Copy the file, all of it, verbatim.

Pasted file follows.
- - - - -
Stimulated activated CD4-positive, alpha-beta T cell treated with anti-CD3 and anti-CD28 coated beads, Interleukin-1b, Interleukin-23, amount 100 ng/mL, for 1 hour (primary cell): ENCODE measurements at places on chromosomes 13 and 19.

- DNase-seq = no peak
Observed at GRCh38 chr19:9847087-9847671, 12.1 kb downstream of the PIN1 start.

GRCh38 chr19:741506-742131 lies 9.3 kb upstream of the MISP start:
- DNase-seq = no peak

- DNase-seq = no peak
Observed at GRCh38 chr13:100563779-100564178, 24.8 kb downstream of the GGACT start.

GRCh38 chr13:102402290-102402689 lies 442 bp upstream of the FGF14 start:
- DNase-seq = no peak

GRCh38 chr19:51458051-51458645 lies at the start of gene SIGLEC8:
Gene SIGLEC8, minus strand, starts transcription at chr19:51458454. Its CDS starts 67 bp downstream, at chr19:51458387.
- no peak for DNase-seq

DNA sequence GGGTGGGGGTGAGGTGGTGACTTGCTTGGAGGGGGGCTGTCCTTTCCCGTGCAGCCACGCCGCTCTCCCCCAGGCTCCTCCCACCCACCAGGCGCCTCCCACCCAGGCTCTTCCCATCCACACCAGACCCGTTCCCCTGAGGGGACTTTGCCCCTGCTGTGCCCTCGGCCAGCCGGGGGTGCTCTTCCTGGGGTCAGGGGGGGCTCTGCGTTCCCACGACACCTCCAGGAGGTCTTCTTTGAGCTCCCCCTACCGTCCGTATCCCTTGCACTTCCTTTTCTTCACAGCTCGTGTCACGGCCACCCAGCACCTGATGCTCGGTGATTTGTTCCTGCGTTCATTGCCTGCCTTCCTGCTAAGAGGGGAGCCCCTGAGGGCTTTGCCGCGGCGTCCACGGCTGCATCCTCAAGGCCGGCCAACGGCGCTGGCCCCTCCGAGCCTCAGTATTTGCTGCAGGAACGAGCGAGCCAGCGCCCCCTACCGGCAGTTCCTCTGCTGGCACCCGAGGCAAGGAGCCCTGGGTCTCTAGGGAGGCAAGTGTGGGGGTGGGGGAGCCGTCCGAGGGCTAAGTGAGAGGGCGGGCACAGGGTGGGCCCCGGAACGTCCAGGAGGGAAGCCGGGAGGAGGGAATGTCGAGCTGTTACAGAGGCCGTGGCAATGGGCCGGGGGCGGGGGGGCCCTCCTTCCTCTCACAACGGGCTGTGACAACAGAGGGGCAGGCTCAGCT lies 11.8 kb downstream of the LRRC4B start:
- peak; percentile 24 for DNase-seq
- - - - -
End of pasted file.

Stimulated activated CD4-positive, alpha-beta T cell treated with anti-CD3 and anti-CD28 coated beads, Interleukin-1b, Interleukin-23, amount 100 ng/mL, for 1 hour (primary cell): ENCODE measurements at places on chromosomes 13 and 19.

- DNase-seq = no peak
Observed at GRCh38 chr19:9847087-9847671, 12.1 kb downstream of the PIN1 start.

GRCh38 chr19:741506-742131 lies 9.3 kb upstream of the MISP start:
- DNase-seq = no peak

- DNase-seq = no peak
Observed at GRCh38 chr13:100563779-100564178, 24.8 kb downstream of the GGACT start.

GRCh38 chr13:102402290-102402689 lies 442 bp upstream of the FGF14 start:
- DNase-seq = no peak

GRCh38 chr19:51458051-51458645 lies at the start of gene SIGLEC8:
Gene SIGLEC8, minus strand, starts transcription at chr19:51458454. Its CDS starts 67 bp downstream, at chr19:51458387.
- no peak for DNase-seq

DNA sequence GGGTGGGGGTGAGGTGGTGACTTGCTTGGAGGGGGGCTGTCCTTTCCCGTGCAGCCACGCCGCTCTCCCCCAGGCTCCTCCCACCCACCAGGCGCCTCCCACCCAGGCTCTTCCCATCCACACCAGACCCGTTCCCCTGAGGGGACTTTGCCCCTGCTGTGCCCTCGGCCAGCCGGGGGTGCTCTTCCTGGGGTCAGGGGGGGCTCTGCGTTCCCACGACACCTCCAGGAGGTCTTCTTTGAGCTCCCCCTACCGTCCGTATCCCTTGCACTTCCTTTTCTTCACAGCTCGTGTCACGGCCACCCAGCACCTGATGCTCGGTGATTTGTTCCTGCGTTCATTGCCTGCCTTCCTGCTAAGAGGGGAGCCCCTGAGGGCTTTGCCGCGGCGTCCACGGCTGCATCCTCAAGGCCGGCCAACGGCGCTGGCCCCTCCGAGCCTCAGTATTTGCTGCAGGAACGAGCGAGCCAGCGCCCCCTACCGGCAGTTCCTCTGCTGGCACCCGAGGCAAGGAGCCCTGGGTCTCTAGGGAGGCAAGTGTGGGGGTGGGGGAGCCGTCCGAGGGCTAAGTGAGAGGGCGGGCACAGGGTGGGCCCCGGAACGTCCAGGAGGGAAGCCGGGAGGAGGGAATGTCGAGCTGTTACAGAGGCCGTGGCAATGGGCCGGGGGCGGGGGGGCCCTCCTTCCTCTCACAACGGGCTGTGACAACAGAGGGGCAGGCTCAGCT lies 11.8 kb downstream of the LRRC4B start:
- peak; percentile 24 for DNase-seq